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Four Steps to Communicating with Someone Who Has Alzheimer’s Disease

Alzheimer’s is one of the most frustrating chronic health conditions. The person you know and love is there but not there at the same time. Moods change, memories and recognition disappear, and behavior can be almost toddler-like at times. If your mom or dad has Alzheimer’s disease. Remember these four steps for communication.

#1 – Don’t Be Forceful

Elder Care Media, PA: Four Steps to Communicating With Someone Who Has Alzheimer’s Disease

Do not force your parent to do something. It’s going to lead to resistance. The harder you try to push, the more your mom or dad pushes back. Soon, you’re both frustrated. That frustration has her agitated and physically or verbally aggressive. You’re not sure what to do next.

Instead, learn to distract and change direction. If your mom needs to take her blood pressure medication, but she’s resisting, don’t force her. Reinforce why it’s so important in a calm manner. If she still won’t, move on to something else and come back to it when she’s calmed down.

#2 – Never Say “You Already Said That”

Telling someone with Alzheimer’s that they’ve already asked you that or told you that is going to cause hurt. While you remember it, they don’t and that’s terrifying. It reinforces that their memory is disappearing.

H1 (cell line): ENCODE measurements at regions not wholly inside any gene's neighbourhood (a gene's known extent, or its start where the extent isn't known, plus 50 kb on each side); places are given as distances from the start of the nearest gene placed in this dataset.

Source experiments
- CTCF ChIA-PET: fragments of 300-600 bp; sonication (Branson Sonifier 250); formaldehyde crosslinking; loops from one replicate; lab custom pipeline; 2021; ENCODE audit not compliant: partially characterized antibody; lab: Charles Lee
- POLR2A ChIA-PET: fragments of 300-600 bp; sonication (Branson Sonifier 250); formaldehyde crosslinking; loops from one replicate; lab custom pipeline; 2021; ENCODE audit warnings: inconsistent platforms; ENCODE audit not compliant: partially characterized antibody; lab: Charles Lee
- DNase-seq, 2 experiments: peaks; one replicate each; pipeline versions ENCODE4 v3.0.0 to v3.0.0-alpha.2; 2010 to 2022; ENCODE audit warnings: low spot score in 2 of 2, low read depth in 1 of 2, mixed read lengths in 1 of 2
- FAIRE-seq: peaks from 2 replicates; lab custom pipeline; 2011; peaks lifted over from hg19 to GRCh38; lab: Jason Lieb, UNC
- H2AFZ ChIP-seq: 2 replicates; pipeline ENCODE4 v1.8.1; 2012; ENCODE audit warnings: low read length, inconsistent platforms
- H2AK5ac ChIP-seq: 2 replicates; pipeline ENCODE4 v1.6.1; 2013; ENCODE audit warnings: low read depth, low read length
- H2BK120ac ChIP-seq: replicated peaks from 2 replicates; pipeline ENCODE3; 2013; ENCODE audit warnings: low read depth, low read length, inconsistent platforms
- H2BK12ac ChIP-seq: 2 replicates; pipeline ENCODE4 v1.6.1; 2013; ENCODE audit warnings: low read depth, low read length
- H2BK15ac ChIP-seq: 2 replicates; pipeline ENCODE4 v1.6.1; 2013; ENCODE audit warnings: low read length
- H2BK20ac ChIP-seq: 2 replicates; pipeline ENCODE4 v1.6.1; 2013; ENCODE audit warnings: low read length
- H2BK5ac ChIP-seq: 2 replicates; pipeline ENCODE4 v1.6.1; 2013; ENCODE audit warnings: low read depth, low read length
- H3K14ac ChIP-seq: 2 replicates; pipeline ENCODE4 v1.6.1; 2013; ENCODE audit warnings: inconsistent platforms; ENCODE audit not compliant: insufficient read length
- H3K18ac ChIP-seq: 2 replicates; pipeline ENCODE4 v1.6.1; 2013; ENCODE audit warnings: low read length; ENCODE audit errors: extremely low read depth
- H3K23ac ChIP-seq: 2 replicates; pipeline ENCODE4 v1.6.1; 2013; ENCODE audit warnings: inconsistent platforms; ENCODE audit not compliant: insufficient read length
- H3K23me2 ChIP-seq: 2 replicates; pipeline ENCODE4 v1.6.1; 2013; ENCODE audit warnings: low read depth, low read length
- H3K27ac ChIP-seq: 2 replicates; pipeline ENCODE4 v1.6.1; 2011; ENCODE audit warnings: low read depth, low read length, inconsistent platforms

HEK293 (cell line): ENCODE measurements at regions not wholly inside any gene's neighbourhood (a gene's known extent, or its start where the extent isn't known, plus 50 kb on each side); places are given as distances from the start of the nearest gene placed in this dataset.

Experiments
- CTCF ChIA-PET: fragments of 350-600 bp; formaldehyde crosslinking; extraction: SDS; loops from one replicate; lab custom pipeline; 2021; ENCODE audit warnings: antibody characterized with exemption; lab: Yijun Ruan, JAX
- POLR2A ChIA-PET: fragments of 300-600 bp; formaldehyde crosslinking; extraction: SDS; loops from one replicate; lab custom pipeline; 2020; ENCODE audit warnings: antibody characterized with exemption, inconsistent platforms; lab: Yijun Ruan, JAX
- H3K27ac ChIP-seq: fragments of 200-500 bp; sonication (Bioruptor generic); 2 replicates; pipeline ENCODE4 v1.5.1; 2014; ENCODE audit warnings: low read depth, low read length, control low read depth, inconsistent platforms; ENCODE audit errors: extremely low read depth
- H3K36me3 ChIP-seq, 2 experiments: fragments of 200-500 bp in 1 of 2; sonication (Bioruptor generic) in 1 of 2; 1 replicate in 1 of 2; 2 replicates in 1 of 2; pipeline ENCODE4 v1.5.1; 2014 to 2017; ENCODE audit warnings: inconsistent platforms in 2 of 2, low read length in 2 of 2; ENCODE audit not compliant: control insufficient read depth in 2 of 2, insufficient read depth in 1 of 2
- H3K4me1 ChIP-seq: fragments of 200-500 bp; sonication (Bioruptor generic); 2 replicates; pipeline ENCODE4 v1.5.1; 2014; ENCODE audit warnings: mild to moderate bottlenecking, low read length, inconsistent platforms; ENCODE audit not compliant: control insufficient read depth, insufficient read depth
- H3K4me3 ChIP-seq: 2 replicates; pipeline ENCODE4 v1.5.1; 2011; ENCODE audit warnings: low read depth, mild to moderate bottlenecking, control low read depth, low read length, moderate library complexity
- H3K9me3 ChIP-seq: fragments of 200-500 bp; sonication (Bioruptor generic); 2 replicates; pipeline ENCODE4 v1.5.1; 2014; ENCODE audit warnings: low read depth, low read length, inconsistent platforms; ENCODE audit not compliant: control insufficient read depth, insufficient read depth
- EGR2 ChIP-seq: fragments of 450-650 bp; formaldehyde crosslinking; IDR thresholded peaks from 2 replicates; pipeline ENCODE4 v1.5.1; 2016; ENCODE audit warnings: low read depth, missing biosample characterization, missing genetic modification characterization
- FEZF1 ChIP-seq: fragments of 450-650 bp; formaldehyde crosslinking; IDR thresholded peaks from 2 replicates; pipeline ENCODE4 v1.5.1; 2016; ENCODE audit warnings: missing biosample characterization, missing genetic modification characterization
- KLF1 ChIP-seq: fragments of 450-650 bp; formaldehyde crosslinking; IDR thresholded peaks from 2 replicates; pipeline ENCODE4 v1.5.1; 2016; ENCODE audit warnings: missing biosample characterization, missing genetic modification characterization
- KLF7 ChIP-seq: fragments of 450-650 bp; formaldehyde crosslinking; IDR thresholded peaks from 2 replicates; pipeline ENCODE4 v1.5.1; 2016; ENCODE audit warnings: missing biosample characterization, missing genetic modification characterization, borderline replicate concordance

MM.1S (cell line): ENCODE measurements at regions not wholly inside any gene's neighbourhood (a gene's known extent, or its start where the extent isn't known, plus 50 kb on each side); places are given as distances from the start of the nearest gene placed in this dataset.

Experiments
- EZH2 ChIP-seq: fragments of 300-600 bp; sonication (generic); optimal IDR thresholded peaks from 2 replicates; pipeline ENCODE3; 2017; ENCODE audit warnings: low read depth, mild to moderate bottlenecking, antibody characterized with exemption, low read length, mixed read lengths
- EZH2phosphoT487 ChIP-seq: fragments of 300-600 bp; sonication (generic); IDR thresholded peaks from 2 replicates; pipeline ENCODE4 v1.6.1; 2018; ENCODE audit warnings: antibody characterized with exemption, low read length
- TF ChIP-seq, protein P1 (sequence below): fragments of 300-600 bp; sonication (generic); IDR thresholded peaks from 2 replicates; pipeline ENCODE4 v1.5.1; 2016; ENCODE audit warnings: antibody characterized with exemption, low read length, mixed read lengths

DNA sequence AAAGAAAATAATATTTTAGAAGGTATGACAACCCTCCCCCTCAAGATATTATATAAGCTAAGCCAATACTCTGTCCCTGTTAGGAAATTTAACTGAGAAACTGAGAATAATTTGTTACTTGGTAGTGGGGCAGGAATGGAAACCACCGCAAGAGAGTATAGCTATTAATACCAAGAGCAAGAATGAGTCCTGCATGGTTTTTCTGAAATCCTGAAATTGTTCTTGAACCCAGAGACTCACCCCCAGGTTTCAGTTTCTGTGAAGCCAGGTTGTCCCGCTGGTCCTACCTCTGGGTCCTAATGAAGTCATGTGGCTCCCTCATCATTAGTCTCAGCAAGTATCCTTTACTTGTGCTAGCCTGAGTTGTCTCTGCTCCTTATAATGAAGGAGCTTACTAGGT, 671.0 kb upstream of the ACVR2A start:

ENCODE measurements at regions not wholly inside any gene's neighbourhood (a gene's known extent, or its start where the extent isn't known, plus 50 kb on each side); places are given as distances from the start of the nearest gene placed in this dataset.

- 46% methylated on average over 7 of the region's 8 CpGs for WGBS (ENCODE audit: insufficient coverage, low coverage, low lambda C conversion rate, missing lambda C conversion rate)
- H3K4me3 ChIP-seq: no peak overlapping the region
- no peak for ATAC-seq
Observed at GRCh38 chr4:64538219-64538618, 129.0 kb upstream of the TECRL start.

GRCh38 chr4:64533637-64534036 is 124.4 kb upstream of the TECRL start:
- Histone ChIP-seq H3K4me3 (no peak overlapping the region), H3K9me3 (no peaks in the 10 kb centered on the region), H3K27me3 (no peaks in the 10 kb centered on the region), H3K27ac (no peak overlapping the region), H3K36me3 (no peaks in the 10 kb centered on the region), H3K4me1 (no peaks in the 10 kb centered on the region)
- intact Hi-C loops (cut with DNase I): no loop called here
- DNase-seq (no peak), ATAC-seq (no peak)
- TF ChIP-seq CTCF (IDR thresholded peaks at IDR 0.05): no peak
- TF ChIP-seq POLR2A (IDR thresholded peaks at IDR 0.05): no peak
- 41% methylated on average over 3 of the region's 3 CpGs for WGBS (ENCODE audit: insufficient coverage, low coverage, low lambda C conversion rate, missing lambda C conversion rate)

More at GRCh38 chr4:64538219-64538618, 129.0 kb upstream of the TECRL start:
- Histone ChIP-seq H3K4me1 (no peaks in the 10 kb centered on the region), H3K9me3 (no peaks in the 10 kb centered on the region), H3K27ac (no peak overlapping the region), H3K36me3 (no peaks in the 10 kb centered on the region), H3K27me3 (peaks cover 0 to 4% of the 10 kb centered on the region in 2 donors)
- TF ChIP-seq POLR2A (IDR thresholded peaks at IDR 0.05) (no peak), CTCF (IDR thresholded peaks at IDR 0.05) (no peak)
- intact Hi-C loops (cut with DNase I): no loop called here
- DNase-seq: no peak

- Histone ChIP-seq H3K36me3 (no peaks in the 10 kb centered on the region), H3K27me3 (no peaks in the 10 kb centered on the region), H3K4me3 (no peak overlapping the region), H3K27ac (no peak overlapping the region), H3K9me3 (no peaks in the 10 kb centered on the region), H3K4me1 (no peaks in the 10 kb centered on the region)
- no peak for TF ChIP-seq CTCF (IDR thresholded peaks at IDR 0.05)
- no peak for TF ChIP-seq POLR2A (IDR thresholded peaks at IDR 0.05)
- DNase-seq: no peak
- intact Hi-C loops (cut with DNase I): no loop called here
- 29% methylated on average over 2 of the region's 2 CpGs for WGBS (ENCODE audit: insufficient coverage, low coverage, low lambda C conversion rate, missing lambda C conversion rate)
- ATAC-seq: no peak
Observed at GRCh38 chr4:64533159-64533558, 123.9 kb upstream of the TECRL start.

Instead, smile and nod. If you have to answer the question again and again, do so. It’s better to repeat yourself dozens of times than remind your parent how bad it’s getting.

#3 – Do Not Argue

Don’t argue with your parent. It’s better to change the subject or walk away and put on something distracting like music or TV. If you argue, your parent won’t likely remember why the argument started. There may be a sense that something happened and is wrong, but the argument itself will be lost from your mom or dad’s memory in a matter of minutes.

#4 – Be Encouraging

While your mom or dad is forgetting things, celebrate and encourage the things that are remembered and enjoyed. Talk about those passions often to keep the encouragement going.

If your mom takes an interest in painting and does well, encourage her to keep going by stocking up on painting supplies. If your dad’s gardening skills lead to an abundance of produce, keep it going by getting him supplies to grow things inside during the winter.

Don’t expect every day to go perfectly. Even if you try these steps, there will be plenty of bad days. Take the breaks you need to avoid burning out. Elder care services encompass a range of tasks. Respite care is one of the first you should consider.

Instead of providing care 24/7, you have a professional caregiver step in so that you can check out. Go for a drive, run errands, or lock yourself away for a nap. Talk to an elder care agency about this and other services that help provide the care your parent needs when Alzheimer’s is present.

 

If you or an aging loved one are considering Elder Care in Media, PA please contact the caring staff at True Direct Home Health Care today.